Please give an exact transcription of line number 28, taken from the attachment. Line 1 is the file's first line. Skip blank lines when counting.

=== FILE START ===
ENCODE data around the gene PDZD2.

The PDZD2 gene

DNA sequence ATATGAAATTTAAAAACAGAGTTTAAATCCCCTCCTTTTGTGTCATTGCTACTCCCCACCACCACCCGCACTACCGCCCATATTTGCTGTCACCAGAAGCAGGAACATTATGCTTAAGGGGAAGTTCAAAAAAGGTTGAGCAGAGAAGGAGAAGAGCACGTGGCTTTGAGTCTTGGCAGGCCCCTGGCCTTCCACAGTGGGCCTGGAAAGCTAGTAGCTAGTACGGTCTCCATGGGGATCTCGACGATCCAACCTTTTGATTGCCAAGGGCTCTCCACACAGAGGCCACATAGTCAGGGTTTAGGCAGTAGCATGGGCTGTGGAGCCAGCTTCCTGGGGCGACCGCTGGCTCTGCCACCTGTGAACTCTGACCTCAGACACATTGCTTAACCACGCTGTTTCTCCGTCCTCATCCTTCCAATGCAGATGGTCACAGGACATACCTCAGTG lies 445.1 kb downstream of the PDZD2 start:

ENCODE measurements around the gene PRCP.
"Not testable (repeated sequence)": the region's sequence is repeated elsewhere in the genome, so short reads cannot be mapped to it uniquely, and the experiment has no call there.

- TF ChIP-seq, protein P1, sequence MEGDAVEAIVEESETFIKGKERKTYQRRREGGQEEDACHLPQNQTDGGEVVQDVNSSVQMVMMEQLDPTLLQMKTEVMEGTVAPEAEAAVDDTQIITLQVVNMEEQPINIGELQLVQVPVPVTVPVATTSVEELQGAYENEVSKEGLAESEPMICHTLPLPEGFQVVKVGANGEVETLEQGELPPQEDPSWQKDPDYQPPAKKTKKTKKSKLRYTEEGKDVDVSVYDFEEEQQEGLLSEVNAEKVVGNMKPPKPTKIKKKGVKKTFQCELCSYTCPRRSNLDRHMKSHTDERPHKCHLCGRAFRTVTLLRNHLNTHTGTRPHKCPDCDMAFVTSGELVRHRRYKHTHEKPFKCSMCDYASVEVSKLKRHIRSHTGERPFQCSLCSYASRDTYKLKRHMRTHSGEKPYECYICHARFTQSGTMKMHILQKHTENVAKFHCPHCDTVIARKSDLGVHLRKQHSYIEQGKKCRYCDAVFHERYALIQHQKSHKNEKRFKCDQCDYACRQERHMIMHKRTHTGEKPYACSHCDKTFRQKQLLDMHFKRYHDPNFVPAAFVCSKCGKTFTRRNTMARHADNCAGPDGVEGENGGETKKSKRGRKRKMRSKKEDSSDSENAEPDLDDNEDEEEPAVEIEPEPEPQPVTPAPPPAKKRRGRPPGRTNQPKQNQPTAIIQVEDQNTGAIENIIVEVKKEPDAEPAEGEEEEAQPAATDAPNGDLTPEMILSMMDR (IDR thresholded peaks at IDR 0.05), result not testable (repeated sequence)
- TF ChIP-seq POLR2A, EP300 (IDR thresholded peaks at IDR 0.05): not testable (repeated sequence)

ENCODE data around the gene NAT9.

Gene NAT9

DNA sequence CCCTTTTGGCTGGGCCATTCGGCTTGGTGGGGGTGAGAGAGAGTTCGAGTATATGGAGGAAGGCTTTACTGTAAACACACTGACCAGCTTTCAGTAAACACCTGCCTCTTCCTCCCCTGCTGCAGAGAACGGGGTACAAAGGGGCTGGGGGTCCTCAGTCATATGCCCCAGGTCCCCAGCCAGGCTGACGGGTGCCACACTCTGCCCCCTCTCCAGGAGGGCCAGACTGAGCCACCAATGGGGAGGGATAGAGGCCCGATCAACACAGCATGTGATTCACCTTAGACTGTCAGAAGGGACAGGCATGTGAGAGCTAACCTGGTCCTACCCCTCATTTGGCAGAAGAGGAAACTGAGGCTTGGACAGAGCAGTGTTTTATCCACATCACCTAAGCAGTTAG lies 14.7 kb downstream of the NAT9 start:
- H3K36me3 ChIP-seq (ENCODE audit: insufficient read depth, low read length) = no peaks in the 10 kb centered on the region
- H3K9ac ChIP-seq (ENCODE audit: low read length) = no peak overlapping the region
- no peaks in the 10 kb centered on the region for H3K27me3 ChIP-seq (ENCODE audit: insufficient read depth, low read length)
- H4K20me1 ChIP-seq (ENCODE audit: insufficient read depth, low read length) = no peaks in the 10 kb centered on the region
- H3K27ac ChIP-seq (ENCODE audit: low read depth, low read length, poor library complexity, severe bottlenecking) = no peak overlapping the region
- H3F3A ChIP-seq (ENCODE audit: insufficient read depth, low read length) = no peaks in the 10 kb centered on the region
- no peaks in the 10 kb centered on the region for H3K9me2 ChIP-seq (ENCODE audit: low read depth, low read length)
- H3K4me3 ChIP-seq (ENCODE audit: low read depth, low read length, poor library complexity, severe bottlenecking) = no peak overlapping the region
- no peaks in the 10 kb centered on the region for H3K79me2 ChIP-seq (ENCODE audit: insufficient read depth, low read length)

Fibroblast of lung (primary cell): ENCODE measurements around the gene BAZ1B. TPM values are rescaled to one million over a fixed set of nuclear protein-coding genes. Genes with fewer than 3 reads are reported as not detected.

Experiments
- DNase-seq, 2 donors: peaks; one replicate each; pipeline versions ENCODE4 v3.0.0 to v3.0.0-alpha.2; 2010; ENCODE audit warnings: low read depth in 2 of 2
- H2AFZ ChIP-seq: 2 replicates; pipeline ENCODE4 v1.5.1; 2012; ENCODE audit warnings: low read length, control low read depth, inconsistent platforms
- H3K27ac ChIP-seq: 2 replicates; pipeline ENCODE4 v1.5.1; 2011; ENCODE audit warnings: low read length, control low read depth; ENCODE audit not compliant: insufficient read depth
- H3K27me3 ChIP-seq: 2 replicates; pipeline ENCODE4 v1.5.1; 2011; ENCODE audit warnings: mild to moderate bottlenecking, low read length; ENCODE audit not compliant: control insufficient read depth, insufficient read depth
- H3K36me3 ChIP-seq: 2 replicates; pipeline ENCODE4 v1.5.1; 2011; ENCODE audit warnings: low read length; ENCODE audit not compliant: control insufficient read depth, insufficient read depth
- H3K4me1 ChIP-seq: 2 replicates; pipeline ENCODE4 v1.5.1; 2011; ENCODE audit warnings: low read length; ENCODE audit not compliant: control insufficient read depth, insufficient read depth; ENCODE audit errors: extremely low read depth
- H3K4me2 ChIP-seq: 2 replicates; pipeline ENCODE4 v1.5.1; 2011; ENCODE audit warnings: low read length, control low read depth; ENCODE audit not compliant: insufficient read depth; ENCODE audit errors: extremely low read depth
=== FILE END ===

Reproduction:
- H3K4me2 ChIP-seq: 2 replicates; pipeline ENCODE4 v1.5.1; 2011; ENCODE audit warnings: low read length, control low read depth; ENCODE audit not compliant: insufficient read depth; ENCODE audit errors: extremely low read depth